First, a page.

WASHINGTON TWP. — Ditch the textbooks. Washington Township High School is going digital.
This fall, every student at the high school — all 2,200 of them at the largest high school in Gloucester County — will receive a laptop provided by the district as part of a new “one-to-one initiative.”
The laptops, which are set to be distributed starting July 26, will contain their coursework as opposed to receiving traditional textbooks and the program will allow students to keep their laptop after graduation. The long-awaited program is aimed at aiding students and teachers alike.
“It’s going to make our classrooms much more innovative,” said Ann Moore, principal of Washington Township High School. “Not that they haven’t always been, but this gives both students and the teachers a new set of tools for both teaching and learning.”
The laptops, purchased through Dell via state contracts, will be given to all of the school’s students and teachers free of charge as part of the initiative. The district was able to purchase the laptops, which retail around $700 each, without any additional budgeting, instead allocating money leftover from curriculum adoption in the science department.
“We didn’t really need to come up with additional dollars. It was dollars already budgeted for the purpose of the science adoption that allowed us to purchase the computers needed so we’re able to put a computer in the hands of every student,” said Joseph Bollendorf, Superintendent of Washington Township schools.
The introduction of laptops as a replacement for textbooks has been a concept that Washington Township High School had looked into in the past but lacked funds to put forth a plan of action until just recently with this laptop initiative.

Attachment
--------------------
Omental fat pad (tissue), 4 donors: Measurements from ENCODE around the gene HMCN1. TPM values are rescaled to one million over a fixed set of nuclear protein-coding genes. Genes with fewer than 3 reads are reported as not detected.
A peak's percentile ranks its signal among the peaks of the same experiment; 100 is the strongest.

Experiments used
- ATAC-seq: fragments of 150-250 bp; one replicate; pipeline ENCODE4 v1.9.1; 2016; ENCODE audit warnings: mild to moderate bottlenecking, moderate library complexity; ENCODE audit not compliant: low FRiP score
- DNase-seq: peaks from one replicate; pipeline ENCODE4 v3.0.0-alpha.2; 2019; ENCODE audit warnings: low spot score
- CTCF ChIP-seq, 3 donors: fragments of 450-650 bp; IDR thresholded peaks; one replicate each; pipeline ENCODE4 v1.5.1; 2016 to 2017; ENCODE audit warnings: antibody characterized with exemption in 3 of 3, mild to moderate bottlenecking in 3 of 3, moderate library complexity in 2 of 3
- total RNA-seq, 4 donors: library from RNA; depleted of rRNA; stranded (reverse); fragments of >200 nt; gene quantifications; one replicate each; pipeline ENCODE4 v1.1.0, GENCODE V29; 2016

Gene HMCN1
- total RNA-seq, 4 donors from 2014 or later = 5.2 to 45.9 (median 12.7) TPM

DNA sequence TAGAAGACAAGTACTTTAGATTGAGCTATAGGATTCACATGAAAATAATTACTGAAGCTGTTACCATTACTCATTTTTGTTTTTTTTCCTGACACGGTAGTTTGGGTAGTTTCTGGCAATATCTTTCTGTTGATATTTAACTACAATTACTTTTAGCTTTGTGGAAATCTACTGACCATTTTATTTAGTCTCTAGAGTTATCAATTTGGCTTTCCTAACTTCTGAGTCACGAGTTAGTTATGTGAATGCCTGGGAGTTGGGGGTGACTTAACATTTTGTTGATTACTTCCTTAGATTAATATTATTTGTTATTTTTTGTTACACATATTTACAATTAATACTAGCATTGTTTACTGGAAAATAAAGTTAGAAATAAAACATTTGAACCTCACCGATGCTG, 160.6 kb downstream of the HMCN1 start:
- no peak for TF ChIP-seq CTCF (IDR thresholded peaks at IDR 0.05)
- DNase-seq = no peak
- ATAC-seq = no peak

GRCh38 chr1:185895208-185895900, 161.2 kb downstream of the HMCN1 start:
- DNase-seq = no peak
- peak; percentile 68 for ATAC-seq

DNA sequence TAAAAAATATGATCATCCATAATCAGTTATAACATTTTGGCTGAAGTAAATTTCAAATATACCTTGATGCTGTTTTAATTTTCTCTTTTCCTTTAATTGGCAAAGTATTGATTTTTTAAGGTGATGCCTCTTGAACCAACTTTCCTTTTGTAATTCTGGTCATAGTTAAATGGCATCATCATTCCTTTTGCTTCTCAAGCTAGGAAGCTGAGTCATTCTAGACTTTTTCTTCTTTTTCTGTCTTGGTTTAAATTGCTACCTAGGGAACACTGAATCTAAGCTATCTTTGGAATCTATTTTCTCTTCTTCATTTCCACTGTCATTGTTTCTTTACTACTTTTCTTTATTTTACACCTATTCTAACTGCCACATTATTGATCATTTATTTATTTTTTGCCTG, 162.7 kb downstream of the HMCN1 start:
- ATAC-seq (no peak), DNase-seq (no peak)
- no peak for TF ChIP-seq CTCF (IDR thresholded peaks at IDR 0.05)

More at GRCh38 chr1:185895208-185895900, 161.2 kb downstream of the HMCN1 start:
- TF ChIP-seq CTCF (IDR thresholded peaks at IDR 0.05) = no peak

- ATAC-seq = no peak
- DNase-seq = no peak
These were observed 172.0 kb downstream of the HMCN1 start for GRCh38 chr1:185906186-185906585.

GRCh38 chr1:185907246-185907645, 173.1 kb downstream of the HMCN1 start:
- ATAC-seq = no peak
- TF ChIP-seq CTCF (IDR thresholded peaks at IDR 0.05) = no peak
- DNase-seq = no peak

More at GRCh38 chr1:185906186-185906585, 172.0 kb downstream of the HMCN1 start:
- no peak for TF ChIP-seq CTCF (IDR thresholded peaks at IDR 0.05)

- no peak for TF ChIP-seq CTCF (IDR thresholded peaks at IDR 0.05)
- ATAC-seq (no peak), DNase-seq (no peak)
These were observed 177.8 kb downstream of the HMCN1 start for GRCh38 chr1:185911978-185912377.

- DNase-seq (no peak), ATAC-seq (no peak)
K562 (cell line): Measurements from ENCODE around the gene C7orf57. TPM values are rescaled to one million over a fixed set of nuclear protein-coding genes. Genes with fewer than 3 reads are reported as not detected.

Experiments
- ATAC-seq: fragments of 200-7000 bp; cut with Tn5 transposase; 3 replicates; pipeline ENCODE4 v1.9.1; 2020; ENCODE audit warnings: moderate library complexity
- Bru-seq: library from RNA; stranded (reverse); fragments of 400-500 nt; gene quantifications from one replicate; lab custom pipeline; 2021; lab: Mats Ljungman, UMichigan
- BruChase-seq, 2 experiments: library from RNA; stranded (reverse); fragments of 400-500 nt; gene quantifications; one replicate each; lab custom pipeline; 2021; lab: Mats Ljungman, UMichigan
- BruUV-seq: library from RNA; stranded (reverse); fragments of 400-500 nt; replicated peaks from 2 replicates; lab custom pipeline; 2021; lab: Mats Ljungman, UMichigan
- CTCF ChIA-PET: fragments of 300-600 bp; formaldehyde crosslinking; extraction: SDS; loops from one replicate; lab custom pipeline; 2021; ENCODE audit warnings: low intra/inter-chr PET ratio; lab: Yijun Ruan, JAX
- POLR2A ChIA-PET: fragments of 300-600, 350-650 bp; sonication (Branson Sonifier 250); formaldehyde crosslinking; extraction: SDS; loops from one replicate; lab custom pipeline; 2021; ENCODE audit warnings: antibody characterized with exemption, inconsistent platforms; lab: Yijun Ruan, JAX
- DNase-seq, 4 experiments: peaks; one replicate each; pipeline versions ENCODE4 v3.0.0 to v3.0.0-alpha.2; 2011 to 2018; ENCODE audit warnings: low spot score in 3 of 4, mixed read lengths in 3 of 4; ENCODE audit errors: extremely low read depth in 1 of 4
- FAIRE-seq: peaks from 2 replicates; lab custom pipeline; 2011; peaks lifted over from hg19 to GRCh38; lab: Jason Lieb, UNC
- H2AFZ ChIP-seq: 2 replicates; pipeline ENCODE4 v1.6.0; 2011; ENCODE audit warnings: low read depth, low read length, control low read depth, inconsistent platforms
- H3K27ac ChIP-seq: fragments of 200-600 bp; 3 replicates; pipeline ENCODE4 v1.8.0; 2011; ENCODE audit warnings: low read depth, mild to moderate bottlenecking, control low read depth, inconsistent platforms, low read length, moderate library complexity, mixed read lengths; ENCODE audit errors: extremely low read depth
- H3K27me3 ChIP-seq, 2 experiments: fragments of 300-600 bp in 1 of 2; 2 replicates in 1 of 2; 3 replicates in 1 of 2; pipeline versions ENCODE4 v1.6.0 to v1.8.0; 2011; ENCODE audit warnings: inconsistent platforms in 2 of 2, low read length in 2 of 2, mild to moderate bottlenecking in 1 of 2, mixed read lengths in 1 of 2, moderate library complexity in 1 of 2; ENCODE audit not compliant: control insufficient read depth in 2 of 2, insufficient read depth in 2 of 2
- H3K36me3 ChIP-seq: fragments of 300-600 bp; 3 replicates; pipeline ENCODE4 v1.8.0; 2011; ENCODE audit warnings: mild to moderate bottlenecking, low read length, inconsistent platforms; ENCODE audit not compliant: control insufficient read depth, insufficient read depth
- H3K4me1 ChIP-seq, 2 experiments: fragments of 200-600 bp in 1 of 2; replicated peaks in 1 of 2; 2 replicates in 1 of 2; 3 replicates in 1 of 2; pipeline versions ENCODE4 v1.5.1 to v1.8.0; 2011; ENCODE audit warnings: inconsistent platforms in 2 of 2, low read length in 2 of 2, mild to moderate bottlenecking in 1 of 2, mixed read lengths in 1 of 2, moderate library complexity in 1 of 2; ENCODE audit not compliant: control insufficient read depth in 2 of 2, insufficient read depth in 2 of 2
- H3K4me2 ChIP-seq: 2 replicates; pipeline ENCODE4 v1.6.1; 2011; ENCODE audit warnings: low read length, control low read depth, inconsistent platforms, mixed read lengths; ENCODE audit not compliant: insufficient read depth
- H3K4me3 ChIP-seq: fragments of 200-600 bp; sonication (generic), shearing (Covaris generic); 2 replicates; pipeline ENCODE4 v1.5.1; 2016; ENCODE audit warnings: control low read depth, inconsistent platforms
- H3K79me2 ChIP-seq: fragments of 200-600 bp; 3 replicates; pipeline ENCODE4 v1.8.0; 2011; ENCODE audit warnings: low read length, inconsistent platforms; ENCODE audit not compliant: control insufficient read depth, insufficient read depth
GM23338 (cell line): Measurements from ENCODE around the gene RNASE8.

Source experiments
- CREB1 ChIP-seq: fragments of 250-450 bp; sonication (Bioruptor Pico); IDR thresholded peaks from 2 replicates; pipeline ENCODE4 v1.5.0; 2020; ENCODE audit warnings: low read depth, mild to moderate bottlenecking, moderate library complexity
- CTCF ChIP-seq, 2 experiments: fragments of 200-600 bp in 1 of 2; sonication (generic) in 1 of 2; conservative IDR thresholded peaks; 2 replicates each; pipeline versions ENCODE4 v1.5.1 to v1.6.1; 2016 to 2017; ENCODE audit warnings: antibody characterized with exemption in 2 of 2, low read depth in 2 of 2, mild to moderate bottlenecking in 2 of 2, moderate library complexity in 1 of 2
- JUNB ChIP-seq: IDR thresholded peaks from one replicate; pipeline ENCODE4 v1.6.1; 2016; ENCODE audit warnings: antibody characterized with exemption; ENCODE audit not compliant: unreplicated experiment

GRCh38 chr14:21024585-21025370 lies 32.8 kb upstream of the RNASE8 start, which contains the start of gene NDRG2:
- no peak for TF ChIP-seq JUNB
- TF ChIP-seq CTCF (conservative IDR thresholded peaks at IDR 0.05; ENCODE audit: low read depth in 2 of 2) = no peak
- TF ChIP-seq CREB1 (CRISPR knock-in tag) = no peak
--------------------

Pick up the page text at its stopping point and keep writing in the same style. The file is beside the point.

“Text books online are far more interactive and way more relatable to today’s kids who are growing up with computers. So it’s a matter of us utilizing that technology and using it as a teaching tool. It won’t change how we teach but it’s a tool,” said Bollendorf.
Washington Township is not the first school in the region to supply their students with laptops. West Deptford and Clayton High School have already done it, however Washington Township would be the largest to do so.
With more than 2,200 students the high school had to compose a distribution schedule to assure all students received laptops before classes start. Distribution for the laptops, which is sorted by grade level in addition to alphabetically, is slated to begin July 26 and run until Aug. 11.
The school district has also set up an informational meeting on July 25 at 6 p.m. at the Investors Bank Performing Arts Center for students and parents to become more acquainted with the technology.
More information about the one-to-one laptop initiative can be found on the Washington Township school district’s website, WTPS.org.